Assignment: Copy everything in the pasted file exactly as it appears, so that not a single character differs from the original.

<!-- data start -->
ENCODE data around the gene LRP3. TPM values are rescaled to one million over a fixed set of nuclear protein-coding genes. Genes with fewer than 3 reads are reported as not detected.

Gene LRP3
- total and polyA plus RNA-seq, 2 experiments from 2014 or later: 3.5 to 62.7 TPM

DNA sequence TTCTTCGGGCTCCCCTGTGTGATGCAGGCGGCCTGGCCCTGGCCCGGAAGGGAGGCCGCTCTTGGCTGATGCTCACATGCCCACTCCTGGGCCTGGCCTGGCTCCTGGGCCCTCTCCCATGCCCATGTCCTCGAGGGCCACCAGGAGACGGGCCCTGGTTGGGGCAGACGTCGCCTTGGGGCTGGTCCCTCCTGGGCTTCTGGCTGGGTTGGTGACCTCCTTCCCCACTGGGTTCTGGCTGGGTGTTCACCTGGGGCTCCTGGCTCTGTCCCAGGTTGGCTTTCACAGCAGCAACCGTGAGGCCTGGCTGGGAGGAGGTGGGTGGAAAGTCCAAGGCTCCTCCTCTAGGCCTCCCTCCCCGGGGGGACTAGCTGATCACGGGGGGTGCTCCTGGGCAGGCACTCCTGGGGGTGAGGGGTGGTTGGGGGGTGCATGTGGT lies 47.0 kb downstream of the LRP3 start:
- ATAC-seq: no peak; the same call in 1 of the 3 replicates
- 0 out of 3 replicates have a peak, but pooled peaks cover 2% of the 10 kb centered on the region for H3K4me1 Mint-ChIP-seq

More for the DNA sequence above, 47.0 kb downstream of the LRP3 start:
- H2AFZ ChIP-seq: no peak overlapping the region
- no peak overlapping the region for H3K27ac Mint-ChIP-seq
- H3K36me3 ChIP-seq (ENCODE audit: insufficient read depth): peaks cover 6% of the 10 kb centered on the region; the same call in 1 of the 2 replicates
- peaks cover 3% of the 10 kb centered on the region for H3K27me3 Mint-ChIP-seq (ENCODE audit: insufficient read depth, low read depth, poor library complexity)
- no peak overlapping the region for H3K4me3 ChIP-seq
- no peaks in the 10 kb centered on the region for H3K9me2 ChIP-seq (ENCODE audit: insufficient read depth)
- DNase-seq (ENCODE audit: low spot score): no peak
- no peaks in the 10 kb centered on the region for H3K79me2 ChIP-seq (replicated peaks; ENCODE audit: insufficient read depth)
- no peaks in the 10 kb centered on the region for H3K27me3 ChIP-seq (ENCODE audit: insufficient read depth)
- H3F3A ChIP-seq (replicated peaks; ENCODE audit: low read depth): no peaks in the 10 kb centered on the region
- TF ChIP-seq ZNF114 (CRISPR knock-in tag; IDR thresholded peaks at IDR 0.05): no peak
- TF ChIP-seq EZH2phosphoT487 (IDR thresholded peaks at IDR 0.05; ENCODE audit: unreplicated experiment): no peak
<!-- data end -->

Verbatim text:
ENCODE data around the gene LRP3. TPM values are rescaled to one million over a fixed set of nuclear protein-coding genes. Genes with fewer than 3 reads are reported as not detected.

Gene LRP3
- total and polyA plus RNA-seq, 2 experiments from 2014 or later: 3.5 to 62.7 TPM

DNA sequence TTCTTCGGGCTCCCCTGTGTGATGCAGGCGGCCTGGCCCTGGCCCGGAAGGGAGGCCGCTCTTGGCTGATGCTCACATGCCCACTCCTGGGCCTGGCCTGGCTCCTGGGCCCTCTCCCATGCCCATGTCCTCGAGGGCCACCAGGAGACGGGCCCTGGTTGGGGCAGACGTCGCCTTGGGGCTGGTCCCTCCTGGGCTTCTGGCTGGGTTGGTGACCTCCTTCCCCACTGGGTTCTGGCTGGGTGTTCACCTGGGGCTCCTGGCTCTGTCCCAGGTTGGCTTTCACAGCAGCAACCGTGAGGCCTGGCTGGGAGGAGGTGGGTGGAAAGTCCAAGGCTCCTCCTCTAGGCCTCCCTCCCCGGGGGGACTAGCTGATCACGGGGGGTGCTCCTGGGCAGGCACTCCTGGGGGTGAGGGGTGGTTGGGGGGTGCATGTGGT lies 47.0 kb downstream of the LRP3 start:
- ATAC-seq: no peak; the same call in 1 of the 3 replicates
- 0 out of 3 replicates have a peak, but pooled peaks cover 2% of the 10 kb centered on the region for H3K4me1 Mint-ChIP-seq

More for the DNA sequence above, 47.0 kb downstream of the LRP3 start:
- H2AFZ ChIP-seq: no peak overlapping the region
- no peak overlapping the region for H3K27ac Mint-ChIP-seq
- H3K36me3 ChIP-seq (ENCODE audit: insufficient read depth): peaks cover 6% of the 10 kb centered on the region; the same call in 1 of the 2 replicates
- peaks cover 3% of the 10 kb centered on the region for H3K27me3 Mint-ChIP-seq (ENCODE audit: insufficient read depth, low read depth, poor library complexity)
- no peak overlapping the region for H3K4me3 ChIP-seq
- no peaks in the 10 kb centered on the region for H3K9me2 ChIP-seq (ENCODE audit: insufficient read depth)
- DNase-seq (ENCODE audit: low spot score): no peak
- no peaks in the 10 kb centered on the region for H3K79me2 ChIP-seq (replicated peaks; ENCODE audit: insufficient read depth)
- no peaks in the 10 kb centered on the region for H3K27me3 ChIP-seq (ENCODE audit: insufficient read depth)
- H3F3A ChIP-seq (replicated peaks; ENCODE audit: low read depth): no peaks in the 10 kb centered on the region
- TF ChIP-seq ZNF114 (CRISPR knock-in tag; IDR thresholded peaks at IDR 0.05): no peak
- TF ChIP-seq EZH2phosphoT487 (IDR thresholded peaks at IDR 0.05; ENCODE audit: unreplicated experiment): no peak